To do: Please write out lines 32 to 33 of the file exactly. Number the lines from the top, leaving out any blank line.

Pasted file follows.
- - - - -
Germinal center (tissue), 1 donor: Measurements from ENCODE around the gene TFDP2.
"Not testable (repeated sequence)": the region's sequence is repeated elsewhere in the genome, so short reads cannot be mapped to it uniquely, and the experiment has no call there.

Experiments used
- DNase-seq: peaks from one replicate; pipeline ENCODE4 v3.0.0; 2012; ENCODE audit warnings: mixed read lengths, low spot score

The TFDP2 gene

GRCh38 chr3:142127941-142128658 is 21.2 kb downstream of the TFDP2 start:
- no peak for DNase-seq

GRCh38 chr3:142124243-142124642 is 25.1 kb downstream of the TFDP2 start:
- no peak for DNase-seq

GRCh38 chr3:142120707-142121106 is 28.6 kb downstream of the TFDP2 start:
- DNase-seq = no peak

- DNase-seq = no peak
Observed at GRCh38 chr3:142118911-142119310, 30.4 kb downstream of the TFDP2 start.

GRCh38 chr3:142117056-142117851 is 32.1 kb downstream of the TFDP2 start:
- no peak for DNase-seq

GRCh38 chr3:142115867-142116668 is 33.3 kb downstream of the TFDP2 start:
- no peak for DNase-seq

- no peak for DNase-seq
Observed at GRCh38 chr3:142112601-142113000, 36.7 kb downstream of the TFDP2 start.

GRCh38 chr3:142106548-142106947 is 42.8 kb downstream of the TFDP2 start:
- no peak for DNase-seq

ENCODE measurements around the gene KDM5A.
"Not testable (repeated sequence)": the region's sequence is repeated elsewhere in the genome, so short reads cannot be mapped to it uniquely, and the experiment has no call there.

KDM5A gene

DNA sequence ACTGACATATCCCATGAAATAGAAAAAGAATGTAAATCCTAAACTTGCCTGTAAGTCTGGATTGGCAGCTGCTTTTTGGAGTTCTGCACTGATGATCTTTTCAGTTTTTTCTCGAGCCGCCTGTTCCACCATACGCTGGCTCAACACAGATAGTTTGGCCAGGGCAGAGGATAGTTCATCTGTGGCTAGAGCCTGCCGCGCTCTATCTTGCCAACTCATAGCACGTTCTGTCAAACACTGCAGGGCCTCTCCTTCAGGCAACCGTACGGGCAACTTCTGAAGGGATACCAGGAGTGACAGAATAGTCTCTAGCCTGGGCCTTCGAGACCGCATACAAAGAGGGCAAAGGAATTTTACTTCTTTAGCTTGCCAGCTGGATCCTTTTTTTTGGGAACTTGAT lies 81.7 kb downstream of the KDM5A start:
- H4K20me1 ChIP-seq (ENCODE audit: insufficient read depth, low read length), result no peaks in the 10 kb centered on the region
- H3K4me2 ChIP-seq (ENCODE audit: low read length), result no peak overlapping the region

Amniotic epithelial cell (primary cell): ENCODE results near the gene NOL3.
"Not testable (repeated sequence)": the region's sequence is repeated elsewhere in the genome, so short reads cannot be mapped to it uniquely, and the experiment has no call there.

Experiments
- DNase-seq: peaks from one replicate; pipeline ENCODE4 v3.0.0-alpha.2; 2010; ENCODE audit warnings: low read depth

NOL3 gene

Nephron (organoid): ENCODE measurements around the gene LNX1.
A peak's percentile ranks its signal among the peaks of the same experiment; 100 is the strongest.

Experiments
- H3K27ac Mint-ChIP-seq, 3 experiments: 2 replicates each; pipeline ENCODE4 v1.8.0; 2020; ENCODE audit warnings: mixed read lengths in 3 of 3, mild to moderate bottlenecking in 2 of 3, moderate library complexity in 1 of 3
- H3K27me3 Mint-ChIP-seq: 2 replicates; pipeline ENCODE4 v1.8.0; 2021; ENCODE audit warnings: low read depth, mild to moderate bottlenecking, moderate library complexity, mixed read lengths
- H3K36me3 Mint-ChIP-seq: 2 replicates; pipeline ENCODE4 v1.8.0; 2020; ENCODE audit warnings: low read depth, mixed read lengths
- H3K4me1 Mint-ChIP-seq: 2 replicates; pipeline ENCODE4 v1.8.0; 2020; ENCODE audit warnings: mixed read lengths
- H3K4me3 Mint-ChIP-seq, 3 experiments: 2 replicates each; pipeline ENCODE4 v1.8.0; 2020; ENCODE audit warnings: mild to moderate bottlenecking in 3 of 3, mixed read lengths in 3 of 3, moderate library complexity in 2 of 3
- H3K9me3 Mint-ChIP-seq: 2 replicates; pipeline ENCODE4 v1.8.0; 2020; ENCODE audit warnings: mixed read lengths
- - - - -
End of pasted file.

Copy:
NOL3 gene

Nephron (organoid): ENCODE measurements around the gene LNX1.